The Spokane Police Department says it will continue to enforce the city’s laws against camping on public property and sitting or lying on downtown sidewalks – but only after pleading with people to move along or find a shelter.
“If people aren’t willing to cooperate, we will as a last resort (cite them),” said Lt. Steve Braun, who oversees the department’s downtown precinct.
The COVID-19 pandemic has brought the city’s bustling downtown core to a standstill and strained its network of shelters, raising the question of how aggressively police would enforce laws aimed at reducing the visibility of homelessness.
Those laws, both as written and under a federal court ruling, can only be enforced when there is sufficient capacity at city shelters. Rumors quickly spread last month that they were, briefly, maxed out when capacity was reduced to improve social distancing last month – although the city said in a statement on Wednesday that was never actually the case.
A monthly report filed with the Public Safety and Community Health Committee last week showed that police had not issued a single citation for the sit-lie ordinance, which prohibits people from sitting or lying on downtown sidewalks during the daytime, since March 11.
Braun did not have the most recent figures available on Wednesday, but said the number of people cited remains “low.”
Councilwoman Lori Kinnear, who chairs the Public Safety and Community Health Committee, received complaints from Browne’s Addition residents about an increased number of people camping at Coeur d’Alene Park.
“As you can imagine, children are not in school, so there’s more park usage, and therefore more opportunity to encounter needles and garbage with children,” Kinnear said.
Police responded to the complaints, according to city spokeswoman Kirstin Davis.
“Officers talked to homeless individuals and reminded them they should not be camping in the park and encouraged them to move to a shelter,” Davis said.
Spokane City Council President Breean Beggs, meanwhile, said he’s heard from homeless advocates about the lack of shelter space more than neighbors impacted by the proliferation of camping.
Confusion in the shelter space
To support shelters’ transition to a social distancing model, in which every guest sleeps at least 6 feet apart, the city scrambled late last month to open a temporary homeless shelter inside the shuttered downtown Spokane Public Library.
But amid that transition, there was a brief period in which some shelters had already reduced capacity prior to the library’s opening, Kinnear said she was told by police. Therefore, camping and sit-lie laws could not be enforced and people were entitled to camp.
But according to the city, the shelter system never actually hit full capacity in March, even though it was notably stressed at two points – on March 11, when limitations on gatherings and social distancing were first recommended, and on March 24, when Gov. Jay Inslee signed his “Stay Home, Stay Healthy” order.
Receiving an exact census on available beds has been a challenge during the pandemic, the city acknowledges.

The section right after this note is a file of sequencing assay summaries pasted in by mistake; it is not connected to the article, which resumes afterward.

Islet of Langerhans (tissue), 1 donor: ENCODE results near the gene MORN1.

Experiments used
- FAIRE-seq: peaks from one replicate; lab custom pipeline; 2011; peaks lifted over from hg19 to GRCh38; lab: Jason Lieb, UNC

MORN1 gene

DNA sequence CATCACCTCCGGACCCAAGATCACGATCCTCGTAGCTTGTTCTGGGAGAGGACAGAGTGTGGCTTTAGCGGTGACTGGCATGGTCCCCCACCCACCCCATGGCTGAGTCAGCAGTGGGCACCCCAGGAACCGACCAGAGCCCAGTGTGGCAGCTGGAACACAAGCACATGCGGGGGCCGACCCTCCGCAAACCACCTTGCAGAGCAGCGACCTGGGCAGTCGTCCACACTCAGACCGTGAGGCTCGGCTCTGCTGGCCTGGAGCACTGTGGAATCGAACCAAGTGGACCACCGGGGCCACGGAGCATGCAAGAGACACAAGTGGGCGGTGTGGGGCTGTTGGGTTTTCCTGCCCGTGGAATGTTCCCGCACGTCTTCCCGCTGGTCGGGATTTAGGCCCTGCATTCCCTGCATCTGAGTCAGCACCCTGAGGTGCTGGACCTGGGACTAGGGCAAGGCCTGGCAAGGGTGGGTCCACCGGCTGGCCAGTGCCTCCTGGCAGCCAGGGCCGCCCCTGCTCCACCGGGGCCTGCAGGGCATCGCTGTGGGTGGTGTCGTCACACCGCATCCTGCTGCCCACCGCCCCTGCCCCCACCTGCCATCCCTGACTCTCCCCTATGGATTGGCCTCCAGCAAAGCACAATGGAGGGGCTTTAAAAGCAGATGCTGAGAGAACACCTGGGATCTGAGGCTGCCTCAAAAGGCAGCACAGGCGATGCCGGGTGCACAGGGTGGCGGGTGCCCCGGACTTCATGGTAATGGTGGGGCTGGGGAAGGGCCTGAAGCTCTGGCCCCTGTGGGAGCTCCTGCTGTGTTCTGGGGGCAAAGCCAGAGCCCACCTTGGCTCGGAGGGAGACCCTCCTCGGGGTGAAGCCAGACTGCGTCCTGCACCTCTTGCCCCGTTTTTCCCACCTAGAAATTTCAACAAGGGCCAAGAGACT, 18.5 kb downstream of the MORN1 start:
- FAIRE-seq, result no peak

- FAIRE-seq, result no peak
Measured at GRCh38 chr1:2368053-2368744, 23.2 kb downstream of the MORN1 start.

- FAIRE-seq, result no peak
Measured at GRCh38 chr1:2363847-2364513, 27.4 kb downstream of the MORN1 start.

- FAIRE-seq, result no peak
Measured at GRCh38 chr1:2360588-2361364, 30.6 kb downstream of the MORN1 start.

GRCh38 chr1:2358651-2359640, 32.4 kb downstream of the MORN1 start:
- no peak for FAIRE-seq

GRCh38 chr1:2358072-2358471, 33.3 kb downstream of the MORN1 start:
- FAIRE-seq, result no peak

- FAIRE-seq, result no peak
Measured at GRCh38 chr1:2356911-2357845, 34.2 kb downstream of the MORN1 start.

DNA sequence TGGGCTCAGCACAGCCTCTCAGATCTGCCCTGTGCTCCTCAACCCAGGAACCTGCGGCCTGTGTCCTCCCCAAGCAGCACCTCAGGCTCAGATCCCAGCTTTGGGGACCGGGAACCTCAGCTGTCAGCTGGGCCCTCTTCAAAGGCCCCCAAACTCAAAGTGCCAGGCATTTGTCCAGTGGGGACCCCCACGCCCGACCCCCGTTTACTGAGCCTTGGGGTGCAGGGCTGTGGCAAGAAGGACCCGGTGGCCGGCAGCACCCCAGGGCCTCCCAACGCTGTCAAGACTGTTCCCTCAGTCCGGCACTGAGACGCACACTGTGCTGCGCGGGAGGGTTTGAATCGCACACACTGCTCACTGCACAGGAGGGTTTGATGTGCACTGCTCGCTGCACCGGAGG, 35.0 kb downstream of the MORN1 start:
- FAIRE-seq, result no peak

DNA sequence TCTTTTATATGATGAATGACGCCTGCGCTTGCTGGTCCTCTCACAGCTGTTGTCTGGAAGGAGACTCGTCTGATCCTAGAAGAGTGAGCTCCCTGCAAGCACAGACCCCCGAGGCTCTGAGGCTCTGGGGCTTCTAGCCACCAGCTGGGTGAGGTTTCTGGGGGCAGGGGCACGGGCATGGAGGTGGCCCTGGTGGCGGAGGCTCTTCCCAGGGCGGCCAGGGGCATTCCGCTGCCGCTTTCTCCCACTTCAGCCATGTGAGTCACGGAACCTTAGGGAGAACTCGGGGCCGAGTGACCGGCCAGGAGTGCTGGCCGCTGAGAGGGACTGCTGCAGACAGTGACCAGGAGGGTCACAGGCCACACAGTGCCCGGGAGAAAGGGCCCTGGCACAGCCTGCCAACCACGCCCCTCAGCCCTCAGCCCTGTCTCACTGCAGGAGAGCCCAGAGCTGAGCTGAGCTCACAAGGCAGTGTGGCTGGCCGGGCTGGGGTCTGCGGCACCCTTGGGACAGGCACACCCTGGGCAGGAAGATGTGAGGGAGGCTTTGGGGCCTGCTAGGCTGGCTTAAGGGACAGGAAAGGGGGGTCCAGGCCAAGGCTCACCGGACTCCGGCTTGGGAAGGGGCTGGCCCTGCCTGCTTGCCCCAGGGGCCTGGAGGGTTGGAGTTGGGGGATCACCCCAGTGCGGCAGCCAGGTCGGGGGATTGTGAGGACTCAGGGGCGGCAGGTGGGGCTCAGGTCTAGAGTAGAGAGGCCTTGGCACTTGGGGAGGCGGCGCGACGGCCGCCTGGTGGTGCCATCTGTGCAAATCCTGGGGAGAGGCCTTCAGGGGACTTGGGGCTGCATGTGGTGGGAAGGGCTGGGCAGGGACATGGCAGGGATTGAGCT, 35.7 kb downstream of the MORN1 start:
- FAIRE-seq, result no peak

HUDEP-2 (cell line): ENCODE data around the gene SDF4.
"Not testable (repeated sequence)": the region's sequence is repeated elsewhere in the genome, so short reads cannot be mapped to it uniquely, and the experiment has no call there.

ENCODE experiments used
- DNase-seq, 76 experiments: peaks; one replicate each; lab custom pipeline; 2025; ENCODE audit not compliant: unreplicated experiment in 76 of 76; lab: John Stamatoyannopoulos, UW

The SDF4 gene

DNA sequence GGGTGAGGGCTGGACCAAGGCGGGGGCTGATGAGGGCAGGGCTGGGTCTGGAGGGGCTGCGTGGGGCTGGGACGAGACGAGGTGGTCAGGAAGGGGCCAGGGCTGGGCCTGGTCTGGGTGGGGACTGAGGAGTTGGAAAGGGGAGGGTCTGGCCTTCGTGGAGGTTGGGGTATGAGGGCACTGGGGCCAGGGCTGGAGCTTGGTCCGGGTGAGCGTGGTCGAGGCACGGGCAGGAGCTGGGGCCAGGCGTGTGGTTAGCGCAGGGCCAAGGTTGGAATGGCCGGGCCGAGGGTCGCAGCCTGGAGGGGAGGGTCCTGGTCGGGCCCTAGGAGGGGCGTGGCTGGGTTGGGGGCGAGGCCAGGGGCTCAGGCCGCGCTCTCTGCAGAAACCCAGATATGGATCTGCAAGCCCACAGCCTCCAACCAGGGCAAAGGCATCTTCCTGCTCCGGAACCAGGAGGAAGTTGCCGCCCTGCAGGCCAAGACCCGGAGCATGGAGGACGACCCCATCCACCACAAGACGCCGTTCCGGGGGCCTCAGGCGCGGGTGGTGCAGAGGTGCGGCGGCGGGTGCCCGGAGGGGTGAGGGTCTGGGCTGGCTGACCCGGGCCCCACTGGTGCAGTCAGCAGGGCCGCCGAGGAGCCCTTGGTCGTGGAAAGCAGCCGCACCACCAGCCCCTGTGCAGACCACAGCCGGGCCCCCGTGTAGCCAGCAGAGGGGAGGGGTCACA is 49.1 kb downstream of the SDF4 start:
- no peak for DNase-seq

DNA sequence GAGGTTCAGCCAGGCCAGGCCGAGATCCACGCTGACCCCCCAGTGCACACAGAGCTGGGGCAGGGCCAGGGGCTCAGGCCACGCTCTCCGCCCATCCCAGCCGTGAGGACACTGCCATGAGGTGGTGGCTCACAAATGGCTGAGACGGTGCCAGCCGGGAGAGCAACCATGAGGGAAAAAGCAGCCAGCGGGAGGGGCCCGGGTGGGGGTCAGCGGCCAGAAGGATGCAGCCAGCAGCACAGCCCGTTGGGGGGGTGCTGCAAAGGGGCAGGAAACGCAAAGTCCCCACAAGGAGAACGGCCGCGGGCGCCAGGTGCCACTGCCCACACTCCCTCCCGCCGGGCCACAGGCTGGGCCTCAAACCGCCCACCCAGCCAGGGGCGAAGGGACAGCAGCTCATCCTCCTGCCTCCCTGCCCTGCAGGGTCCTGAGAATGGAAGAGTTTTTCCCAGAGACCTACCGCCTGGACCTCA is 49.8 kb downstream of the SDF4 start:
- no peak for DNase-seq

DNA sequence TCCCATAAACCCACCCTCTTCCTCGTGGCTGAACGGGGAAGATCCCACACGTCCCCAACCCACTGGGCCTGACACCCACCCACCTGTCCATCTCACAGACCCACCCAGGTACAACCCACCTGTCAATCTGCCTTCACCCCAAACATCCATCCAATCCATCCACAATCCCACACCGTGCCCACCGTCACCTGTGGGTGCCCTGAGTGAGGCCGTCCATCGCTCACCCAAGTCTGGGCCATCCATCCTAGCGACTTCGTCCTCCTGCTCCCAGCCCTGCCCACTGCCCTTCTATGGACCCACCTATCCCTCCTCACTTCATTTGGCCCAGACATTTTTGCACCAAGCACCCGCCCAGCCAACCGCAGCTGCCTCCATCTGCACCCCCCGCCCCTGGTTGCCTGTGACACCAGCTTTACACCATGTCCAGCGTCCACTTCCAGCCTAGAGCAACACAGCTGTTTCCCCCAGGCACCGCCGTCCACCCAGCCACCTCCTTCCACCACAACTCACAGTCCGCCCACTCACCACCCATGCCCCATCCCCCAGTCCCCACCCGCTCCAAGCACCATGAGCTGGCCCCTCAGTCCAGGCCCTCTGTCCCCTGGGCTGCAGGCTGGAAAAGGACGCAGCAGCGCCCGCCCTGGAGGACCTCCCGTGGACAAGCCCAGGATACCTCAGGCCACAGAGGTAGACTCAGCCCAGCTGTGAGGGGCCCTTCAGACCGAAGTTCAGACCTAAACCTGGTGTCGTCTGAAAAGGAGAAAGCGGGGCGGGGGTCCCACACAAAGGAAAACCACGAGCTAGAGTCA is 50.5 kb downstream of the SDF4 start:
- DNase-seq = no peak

“Staff have more to do, resulting in less consistent reporting,” Davis said.
And while there technically may be capacity in the citywide network, specific shelters within that system can be at capacity and turning guests away on a nightly basis. Beggs, for example, noted that Jewels Helping Hands tends to be in particularly high demand because it offers space for both adult men and women to sleep.
The city legally can continue enforcing camping laws, but the process for doing so has become muddled.
Citations for sit-lie and public camping are referred to Community Court, which aims to connect people with a wide spectrum of social services in lieu of imposing jail sentences. But Community Court has suspended operations amid the COVID-19 pandemic.
In the meantime, Braun said the department is leaving the court date blank on the citation and hoping to track down the offender later via a summons, or putting a date down and hoping court is open again by that point.
Braun said many people are using city shelters and, if they’re camping, they’re doing so in areas out of sight.
Officers, meanwhile, have been forced to adapt to a new way of life amid the COVID-19 pandemic.
“Our officers are using (personal protective equipment), masks and gloves when we need them, and trying to maintain the social distancing like everyone else,” Braun said. “(But) we’re trying to stay as ‘business as usual’ as possible.”
With nearly $3 million in block grant funding awarded to the city as part of the congressional COVID-19 relief package, Beggs sees an opportunity to enact lasting change and sufficiently shelter the city’s homeless population.
“We have never funded things adequately, we’ve never had that situation,” Beggs said. “It’s always been difficult for me to tell – is this someone being an outlaw, or is there nowhere else to go?”
The region has stepped up to enhance services to the vulnerable during the COVID-19 pandemic by offering free bus service, opening a new shelter for the homeless and reducing the jail population to the “right level,” Beggs argued.
“It’s about getting through this next few weeks and hopefully coming out the other end at an elevated level of service for the most needy,” Beggs said.
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